The rise in popularity and acceptance of the Implicit Association Test (“IAT”) has offered what seemed like “evidence” that despite protestations of innocence, most of us harbor bias and that, as one advocate (Eva Patterson of the Equal Justice Society) has written—it is “social science research” that needs to be used “to prove that discrimination exists even when it is not tied to an overt act.” Patterson argues that the IAT is proof positive of just how pervasive and dangerous bigotry is---it has a hold on us of which we are unaware and it pervades how we act in the world. Patterson, and others, urge that the realtively new "science" needs to be drummed into the heads of judges and legislators to help them understand the world.
The IAT has become an exceptionally useful arrow in the quiver of those who argue that not much in America has changed, that we are a racist and discriminatory society that simply has a veneer of acceptance and tolerance. There are too many “civil rights” organizations who are wedded to the notion that the apparent increasing tolerance in America is a charade and that the disparities among racial and ethnic groups in terms of unemployment, income, health outcomes, etc. remain because of racism, mostly of the covert, subliminal kind. It’s a theme that gets hammered away at within academia, at conferences and in articles galore. America remains profoundly racist, it just doesn’t know it; so the message goes.
We have long been uneasy about questioning the data that the IATs offer, we are neither academics nor statisticians, but something seemed amiss. Virtually every poll that has come out over the past decade dealing with attitudes on race (many from the highly respected Pew Center) have evidenced greater tolerance and acceptance of differences based on race, ethnicity, religion and sexual orientation among virtually all cohorts of Americans. The data isn’t even close. We have written often about these studies over the past decade.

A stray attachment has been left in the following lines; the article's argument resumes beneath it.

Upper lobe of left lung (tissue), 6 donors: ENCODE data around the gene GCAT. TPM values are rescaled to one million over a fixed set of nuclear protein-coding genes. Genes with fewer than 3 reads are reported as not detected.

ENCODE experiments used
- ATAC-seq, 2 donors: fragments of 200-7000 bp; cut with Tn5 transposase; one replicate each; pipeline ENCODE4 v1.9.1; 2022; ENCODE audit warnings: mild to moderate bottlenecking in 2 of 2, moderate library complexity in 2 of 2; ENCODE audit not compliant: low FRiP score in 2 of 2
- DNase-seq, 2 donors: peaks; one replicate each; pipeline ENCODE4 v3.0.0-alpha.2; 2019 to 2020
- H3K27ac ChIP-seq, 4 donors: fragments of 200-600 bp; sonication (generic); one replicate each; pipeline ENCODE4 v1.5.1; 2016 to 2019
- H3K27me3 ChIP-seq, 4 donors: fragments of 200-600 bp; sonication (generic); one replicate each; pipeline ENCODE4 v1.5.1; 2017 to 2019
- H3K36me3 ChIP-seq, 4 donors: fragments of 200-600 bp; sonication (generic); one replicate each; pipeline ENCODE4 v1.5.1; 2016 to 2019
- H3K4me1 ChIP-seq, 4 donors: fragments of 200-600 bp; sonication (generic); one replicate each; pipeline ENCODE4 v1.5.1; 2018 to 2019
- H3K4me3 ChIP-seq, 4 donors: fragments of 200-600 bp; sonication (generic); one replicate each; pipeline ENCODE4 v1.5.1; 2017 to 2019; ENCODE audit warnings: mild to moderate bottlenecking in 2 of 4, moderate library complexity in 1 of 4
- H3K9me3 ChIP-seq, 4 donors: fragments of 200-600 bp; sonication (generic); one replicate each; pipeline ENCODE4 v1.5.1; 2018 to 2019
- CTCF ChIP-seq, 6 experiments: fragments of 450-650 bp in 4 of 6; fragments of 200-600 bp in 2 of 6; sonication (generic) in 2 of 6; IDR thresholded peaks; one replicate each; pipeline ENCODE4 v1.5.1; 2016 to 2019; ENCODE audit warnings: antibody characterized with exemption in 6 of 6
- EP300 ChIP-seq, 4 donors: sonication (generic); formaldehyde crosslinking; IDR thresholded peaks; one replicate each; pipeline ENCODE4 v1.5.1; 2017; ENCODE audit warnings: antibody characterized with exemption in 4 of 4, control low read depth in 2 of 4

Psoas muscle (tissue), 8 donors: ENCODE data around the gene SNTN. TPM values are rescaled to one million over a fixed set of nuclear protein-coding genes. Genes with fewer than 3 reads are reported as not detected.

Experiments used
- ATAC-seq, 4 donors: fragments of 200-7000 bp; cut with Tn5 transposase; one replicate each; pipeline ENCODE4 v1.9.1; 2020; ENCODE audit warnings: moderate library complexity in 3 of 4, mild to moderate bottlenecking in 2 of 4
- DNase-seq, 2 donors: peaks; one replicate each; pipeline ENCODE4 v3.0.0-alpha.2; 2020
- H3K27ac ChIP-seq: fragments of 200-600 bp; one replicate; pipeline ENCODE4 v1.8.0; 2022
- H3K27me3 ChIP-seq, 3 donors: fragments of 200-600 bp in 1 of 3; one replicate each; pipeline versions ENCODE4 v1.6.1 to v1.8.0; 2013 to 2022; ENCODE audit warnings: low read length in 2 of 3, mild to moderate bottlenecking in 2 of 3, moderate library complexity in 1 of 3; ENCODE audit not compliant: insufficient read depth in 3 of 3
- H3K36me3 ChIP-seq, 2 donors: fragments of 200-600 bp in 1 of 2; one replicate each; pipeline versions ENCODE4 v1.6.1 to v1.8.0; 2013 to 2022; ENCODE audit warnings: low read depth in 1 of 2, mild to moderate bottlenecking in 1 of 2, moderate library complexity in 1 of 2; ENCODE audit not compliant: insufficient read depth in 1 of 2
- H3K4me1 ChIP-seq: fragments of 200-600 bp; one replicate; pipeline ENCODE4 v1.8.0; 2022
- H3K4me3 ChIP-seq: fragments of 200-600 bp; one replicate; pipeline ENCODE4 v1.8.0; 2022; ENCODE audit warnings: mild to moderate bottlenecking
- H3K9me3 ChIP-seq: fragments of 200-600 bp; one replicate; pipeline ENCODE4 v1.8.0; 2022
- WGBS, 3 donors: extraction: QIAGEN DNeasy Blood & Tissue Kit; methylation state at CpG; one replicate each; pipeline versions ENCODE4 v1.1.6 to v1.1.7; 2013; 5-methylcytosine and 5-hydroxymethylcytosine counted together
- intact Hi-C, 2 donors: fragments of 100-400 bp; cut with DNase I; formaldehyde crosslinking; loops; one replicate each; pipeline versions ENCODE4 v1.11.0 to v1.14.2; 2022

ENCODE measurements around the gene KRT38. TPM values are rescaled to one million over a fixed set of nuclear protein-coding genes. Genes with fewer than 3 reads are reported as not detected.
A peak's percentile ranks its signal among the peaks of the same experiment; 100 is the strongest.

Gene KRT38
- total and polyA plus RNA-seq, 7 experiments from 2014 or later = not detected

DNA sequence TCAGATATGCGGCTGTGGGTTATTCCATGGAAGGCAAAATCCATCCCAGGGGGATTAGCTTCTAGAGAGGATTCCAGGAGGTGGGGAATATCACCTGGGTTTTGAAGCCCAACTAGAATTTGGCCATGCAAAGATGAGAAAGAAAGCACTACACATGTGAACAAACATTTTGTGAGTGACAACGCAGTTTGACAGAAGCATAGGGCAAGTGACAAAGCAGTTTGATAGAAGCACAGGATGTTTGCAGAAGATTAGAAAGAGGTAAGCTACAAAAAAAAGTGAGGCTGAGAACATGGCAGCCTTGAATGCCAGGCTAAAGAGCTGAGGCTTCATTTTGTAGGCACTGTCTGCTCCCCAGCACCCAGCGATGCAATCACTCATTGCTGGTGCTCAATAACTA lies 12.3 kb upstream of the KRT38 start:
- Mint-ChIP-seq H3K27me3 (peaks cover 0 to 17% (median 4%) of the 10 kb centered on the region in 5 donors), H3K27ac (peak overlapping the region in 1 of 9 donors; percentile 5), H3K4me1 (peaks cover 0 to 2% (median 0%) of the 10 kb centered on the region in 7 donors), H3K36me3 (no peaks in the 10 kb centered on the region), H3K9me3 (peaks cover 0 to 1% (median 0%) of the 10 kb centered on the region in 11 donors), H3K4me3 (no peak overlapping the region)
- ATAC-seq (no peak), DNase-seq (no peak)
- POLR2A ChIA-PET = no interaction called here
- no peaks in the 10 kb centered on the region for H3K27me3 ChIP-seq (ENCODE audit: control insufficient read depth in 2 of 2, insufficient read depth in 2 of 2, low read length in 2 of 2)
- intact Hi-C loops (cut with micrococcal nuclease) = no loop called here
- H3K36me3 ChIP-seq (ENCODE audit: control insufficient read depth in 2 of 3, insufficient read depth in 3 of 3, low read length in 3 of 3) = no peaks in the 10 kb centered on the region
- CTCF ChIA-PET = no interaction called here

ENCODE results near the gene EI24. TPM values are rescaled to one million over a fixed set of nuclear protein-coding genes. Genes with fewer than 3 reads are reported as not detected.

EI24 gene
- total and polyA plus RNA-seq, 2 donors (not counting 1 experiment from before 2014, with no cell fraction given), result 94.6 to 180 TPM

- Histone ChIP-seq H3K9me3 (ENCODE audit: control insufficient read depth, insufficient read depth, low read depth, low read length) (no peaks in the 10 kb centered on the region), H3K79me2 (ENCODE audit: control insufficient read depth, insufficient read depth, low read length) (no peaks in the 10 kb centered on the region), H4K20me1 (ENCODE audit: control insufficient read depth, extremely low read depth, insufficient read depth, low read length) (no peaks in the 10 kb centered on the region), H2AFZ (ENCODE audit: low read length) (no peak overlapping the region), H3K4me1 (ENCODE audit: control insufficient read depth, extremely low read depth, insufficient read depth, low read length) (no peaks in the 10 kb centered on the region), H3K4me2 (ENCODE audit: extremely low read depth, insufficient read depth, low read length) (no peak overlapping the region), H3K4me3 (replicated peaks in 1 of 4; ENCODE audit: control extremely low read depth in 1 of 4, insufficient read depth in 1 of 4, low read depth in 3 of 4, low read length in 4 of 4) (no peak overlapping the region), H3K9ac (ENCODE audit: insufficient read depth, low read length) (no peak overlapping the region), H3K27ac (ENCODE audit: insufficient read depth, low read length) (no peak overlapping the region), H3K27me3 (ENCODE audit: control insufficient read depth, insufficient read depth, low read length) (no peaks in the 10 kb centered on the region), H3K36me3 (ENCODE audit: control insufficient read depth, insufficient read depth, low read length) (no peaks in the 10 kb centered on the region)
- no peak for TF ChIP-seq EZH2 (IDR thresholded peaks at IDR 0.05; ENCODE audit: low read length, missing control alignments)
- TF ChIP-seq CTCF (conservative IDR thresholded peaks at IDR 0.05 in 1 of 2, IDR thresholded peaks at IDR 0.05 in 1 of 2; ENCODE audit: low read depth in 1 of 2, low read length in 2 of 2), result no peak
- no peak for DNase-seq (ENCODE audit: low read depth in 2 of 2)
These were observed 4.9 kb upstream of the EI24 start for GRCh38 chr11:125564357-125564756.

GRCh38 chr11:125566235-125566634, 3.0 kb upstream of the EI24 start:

Additionally, and not incidentally, Americans elected an African American president of the United States and did so in no uncertain terms. His being black was not an obstacle to a majority of Americans (not just a plurality in 2012) electing him our commander-in-chief.
And yet the IATs were this nagging data set that seemed to indicate that the optimism of all the polls and the other indicia of progress might be illusory—that we were unconsciously bigots and none of us really knew when or where or how that hate it will manifest itself in what we do.
Saturday’s Wall Street Journal had a fascinating article by Professor Daniel J. Levitin reviewing a book about IATs---Blindspot: Hidden Biases of Good People. The article is worth a read.
What it elegantly does is point out the errant assumptions that underlie the notion that a test can reveal our subconscious and know how we think about others,
Ms. Banaji and Mr. Greenwald, like other IAT proponents, claim that the test detects biases better than simply asking people. The IAT has received a great deal of attention since it first came out 15 years ago. Here, it was said, was a test that relied not on subjective judgments but on objective measures, a simple test that could tell us once and for all who is racist or sexist or ageist, even when observable behavior revealed nothing of the sort. The IAT, the authors write, "enabled us to reveal to ourselves the contents of hidden-bias blindspots."
Levitin points out some of the IATs mistaken assumptions. The “test assumes that your attitude towards whites is complementary to your attitude towards blacks---in statistical terms, that they are negatively correlated. If you hold high opinions of whites, in other words, you cannot simultaneously hold high opinions of blacks….(in fact) the two attitudes are distinct and statistically separate.”
The test also assumes, as Levitin points out, that a test taker’s word associations are a window into to what he or she really thinks. Levitin clarifies why assuming that a word quickly associated with whites or blacks doesn’t mean much beyond that two words may go together in someone’s mind,